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The following passage is adapted from Henry David Thoreau's Walden, a mid-19th-century philosophical and personal reflection on the writer's experience living in nature and simplicity. This excerpt is from the chapter titled "Where I Lived, and What I Lived For."
It matters not what the clocks say or the attitudesand labors of men. Morning is when I am awakeand there is a dawn in me. Moral reform is theeffort to throw off sleep. Why is it that men give so05poor an account of their day if they have not beenslumbering? They are not such poor calculators. Ifthey had not been overcome with drowsiness, theywould have performed something. The millions areawake enough for physical labor; but only one in10a million is awake enough for effective intellectualexertion, only one in a hundred millions to a poeticor divine life. To be awake is to be alive. I havenever yet met a man who was quite awake. Howcould I have looked him in the face?15We must learn to reawaken and keep ourselvesawake, not by mechanical aids, but by an infiniteexpectation of the dawn, which does not forsake usin our soundest sleep. I know of no more encourag-ing fact than the unquestionable ability of man to20elevate his life by a conscious endeavor. It is some-thing to be able to paint a particular picture, or tocarve a statue, and so to make a few objects beauti-ful; but it is far more glorious to carve and paint thevery atmosphere and medium through which we25look, which morally we can do. To affect the qualityof the day, that is the highest of arts. Every man istasked to make his life, even in its details, worthy ofthe contemplation of his most elevated and criticalhour. If we refused, or rather used up, such paltry30information as we get, the oracles would distinctlyinform us how this might be done.I went to the woods because I wished to livedeliberately, to front only the essential facts oflife, and see if I could not learn what it had to teach,35and not, when I came to die, discover that I hadnot lived. I did not wish to live what was not life,living is so dear; nor did I wish to practice resigna-tion, unless it was quite necessary. I wanted to livedeep and suck out all the marrow of life, to live so40sturdily and Spartan-like as to put to rout all thatwas not life, to cut a broad swath and shave close,to drive life into a corner, and reduce it to its lowestterms, and, if it proved to be mean, why then to getthe whole and genuine meanness of it, and publish45its meanness to the world; or if it were sublime, toknow it by experience, and be able to give a trueaccount of it in my next excursion. For most men,it appears to me, are in a strange uncertainty aboutit, whether it is of the devil or of God, and have50somewhat hastily concluded that it is the chief endof man here to "glorify God and enjoy him forever."Still we live meanly, like ants; though the fabletells us that we were long ago changed into men;like pygmies we fight with cranes; it is error upon55error, and clout upon clout, and our best virtue hasfor its occasion a superfluous and evitable wretch-edness. Our life is frittered away by detail.An honest man has hardly need to count morethan his ten fingers, or in extreme cases he may add60his ten toes, and lump the rest. Simplicity, simplic-ity, simplicity! I say, let your affairs be as two orthree, and not a hundred or a thousand; insteadof a million count half a dozen, and keep youraccounts on your thumb-nail. In the midst of this65chopping sea of civilized life, such are the cloudsand storms and quicksands and thousand-and-oneitems to be allowed for, that a man has to live, ifhe would not founder and go to the bottom andnot make his port at all, by dead reckoning, and he70must be a great calculator indeed who succeeds.Simplify, simplify. Instead of three meals a day, ifit be necessary eat but one; instead of a hundreddishes, five; and reduce other things in proportion.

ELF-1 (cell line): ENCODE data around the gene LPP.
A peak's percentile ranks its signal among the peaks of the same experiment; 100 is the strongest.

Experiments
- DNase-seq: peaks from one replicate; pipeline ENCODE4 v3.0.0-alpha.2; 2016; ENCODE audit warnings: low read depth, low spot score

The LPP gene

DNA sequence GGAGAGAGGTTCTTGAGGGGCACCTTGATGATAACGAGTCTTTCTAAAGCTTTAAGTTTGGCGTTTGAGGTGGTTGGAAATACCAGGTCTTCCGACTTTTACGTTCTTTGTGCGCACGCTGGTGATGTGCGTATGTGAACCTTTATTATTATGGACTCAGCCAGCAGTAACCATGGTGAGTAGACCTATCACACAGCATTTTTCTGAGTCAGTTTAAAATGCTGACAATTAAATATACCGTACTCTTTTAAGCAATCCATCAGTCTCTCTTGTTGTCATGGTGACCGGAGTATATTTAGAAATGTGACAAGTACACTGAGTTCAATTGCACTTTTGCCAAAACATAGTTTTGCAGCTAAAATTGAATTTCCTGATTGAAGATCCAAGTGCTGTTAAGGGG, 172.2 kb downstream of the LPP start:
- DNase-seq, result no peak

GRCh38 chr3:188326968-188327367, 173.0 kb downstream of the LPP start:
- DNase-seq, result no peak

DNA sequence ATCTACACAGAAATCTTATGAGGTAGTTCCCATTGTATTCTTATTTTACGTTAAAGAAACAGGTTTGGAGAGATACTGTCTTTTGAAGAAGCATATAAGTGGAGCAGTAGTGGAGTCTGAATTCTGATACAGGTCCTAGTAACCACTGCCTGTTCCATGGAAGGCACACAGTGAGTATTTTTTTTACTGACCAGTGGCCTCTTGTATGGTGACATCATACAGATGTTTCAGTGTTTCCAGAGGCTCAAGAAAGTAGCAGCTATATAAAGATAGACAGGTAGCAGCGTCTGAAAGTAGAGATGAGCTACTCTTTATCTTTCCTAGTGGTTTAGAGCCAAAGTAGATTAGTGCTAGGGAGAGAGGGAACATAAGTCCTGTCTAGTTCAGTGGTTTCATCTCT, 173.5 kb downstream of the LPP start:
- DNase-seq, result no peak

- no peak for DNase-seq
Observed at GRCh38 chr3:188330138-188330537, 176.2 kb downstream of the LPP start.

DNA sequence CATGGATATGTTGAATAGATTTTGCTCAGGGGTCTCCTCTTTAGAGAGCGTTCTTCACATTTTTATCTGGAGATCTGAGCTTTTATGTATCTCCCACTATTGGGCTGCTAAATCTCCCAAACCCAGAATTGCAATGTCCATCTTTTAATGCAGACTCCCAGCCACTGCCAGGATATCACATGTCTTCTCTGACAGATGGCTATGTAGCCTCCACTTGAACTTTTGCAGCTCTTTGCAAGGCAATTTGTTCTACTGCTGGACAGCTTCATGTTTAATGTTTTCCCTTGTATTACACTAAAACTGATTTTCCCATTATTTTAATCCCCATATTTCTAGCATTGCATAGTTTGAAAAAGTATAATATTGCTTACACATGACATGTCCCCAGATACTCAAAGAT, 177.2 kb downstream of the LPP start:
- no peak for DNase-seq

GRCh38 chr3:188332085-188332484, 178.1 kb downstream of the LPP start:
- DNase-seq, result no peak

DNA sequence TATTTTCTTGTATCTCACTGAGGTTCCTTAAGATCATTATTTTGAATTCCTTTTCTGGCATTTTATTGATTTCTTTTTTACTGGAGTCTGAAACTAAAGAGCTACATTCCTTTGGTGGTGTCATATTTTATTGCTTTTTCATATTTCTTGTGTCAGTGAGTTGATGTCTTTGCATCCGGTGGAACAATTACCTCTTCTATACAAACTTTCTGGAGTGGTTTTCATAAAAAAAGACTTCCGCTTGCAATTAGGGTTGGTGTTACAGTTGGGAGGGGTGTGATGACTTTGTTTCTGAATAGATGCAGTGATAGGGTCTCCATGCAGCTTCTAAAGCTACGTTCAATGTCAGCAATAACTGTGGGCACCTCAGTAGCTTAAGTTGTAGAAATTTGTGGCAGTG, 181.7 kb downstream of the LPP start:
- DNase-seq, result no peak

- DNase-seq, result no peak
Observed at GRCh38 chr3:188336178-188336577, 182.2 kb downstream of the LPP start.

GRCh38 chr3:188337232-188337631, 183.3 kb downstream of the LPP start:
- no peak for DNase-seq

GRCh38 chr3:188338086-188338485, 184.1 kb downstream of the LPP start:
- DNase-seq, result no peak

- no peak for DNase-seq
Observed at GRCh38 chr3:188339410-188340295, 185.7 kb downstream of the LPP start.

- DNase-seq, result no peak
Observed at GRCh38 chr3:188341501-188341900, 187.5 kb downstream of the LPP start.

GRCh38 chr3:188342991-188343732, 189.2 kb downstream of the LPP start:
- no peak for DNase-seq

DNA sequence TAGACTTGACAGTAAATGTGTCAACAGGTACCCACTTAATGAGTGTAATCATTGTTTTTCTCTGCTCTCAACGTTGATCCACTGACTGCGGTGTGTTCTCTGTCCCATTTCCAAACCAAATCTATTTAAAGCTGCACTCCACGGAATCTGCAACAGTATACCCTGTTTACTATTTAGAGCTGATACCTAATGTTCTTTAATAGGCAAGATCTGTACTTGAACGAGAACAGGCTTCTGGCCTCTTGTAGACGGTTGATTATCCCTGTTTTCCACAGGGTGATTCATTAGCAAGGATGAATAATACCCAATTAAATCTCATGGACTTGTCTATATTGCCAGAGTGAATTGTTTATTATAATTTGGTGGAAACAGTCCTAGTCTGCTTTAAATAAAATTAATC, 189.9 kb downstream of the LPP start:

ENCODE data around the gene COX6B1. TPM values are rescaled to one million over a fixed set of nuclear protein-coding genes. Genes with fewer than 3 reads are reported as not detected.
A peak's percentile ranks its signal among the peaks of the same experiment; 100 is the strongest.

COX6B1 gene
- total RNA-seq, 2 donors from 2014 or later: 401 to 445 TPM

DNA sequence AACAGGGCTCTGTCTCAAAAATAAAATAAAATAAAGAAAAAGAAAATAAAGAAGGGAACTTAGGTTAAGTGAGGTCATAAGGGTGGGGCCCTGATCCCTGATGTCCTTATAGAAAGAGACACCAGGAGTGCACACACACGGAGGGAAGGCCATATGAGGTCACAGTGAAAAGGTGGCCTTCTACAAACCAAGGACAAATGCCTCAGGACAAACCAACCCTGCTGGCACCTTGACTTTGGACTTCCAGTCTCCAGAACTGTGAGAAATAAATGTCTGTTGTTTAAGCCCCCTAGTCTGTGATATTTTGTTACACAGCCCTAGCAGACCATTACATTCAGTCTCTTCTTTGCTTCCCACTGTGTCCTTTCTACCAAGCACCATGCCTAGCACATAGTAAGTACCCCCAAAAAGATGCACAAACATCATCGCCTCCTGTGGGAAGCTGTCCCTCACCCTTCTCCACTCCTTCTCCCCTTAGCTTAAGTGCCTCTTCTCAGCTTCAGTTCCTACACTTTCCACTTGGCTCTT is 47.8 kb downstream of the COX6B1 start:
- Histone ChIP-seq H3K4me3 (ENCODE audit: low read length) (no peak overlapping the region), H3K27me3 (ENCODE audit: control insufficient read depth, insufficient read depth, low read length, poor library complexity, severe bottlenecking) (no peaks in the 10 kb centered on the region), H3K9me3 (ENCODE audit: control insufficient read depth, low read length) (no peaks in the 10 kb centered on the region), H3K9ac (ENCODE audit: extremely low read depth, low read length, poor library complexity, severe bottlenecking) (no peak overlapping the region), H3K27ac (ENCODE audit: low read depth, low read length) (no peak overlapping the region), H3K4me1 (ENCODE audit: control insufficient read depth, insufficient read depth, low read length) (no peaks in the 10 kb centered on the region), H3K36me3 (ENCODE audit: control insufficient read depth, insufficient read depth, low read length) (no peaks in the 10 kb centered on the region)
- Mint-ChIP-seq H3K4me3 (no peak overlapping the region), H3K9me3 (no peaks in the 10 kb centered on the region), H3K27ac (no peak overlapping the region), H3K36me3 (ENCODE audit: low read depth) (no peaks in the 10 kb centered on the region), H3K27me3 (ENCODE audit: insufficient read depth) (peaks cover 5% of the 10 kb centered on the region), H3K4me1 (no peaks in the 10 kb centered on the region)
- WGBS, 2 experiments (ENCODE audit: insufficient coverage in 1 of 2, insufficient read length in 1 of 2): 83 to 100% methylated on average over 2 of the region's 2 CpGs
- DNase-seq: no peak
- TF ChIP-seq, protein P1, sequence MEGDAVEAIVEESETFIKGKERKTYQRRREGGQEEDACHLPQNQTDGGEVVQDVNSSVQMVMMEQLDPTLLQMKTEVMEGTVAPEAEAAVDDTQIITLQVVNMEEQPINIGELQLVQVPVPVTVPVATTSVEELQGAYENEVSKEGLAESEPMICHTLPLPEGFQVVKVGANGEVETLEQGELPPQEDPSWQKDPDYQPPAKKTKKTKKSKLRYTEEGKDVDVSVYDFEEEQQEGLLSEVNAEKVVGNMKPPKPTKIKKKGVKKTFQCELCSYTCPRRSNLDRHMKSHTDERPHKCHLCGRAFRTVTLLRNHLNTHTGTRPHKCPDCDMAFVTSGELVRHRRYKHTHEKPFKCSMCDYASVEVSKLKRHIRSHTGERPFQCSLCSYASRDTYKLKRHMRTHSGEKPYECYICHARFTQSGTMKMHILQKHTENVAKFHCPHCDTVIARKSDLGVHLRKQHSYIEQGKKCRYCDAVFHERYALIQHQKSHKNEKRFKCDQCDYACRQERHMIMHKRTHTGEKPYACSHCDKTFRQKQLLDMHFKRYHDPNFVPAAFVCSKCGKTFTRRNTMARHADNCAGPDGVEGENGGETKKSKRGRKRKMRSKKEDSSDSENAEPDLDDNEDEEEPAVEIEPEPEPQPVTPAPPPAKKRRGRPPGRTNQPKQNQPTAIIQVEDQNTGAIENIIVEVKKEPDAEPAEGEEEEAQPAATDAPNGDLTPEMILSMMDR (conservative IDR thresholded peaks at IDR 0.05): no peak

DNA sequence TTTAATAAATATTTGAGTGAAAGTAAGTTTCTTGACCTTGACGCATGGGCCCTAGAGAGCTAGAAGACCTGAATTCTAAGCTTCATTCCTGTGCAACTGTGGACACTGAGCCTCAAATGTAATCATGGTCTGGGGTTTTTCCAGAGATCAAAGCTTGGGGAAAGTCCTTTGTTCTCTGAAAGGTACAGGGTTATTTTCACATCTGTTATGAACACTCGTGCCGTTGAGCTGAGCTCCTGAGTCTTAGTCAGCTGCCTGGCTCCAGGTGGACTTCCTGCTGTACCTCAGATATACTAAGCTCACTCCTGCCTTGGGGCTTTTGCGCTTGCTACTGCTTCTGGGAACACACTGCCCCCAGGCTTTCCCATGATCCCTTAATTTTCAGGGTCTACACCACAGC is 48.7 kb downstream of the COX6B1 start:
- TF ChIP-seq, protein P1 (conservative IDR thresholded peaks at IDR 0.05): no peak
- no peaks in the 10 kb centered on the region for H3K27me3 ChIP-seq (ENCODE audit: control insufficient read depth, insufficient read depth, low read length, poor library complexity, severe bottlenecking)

1. The activities described in lines 20-25 ("It is something … morally we can do") explain how people can
2. As used in lines 37-38, "resignation" most nearly means
3. The first paragraph of the passage most strongly suggests that which of the following is true of the author?
4. Which choice provides the best evidence for the answer to the previous question?
5. Based on details in the passage, what central idea does the author express about our society as a whole?
6. What does the passage most strongly suggest about the author's views on religion?
7. Which choice provides the best evidence for the answer to the previous question?
8. As used in line 40, "Spartan-like" most nearly means
9. The author uses such words as "meanly" and "wretchedness" in lines 52-57 in order to imply that
10. Which of the following describes an approach to life that is similar to the one Thoreau promotes in this passage?
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